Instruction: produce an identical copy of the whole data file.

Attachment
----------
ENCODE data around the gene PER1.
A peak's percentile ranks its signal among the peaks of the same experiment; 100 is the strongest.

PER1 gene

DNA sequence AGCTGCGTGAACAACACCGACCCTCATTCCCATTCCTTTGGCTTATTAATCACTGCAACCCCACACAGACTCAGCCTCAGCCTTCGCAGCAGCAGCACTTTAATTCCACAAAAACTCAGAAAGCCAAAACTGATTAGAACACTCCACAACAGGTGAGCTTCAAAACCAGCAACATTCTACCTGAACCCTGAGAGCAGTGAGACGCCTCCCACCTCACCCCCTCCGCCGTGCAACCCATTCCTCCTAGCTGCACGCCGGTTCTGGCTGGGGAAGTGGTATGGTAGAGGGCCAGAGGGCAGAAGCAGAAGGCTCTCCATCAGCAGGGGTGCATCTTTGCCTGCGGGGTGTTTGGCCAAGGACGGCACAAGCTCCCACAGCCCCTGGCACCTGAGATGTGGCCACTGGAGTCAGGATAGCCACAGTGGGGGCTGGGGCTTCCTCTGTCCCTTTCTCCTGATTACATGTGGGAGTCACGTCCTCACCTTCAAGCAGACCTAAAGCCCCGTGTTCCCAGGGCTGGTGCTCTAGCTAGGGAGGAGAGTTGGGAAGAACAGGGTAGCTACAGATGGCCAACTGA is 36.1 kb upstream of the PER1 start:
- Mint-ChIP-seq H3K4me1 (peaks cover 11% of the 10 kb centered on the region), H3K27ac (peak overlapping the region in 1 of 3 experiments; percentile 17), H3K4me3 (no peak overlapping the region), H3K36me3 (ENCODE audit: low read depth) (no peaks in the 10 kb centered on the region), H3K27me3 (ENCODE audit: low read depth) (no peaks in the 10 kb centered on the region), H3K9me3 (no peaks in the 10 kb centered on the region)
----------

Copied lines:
ENCODE data around the gene PER1.
A peak's percentile ranks its signal among the peaks of the same experiment; 100 is the strongest.

PER1 gene

DNA sequence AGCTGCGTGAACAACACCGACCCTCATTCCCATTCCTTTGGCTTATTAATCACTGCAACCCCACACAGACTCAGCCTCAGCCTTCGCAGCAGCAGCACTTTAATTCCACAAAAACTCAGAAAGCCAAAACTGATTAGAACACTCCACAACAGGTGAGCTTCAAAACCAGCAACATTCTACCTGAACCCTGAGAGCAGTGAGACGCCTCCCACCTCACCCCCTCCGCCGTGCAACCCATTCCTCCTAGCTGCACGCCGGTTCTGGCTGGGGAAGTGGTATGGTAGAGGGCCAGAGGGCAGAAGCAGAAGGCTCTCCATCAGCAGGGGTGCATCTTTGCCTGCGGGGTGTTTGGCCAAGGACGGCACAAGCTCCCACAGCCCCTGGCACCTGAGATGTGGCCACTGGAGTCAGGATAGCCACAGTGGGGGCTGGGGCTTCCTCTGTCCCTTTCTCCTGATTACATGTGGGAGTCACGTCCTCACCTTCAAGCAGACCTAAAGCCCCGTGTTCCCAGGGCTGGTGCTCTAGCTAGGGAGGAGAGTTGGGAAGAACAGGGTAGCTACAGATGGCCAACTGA is 36.1 kb upstream of the PER1 start:
- Mint-ChIP-seq H3K4me1 (peaks cover 11% of the 10 kb centered on the region), H3K27ac (peak overlapping the region in 1 of 3 experiments; percentile 17), H3K4me3 (no peak overlapping the region), H3K36me3 (ENCODE audit: low read depth) (no peaks in the 10 kb centered on the region), H3K27me3 (ENCODE audit: low read depth) (no peaks in the 10 kb centered on the region), H3K9me3 (no peaks in the 10 kb centered on the region)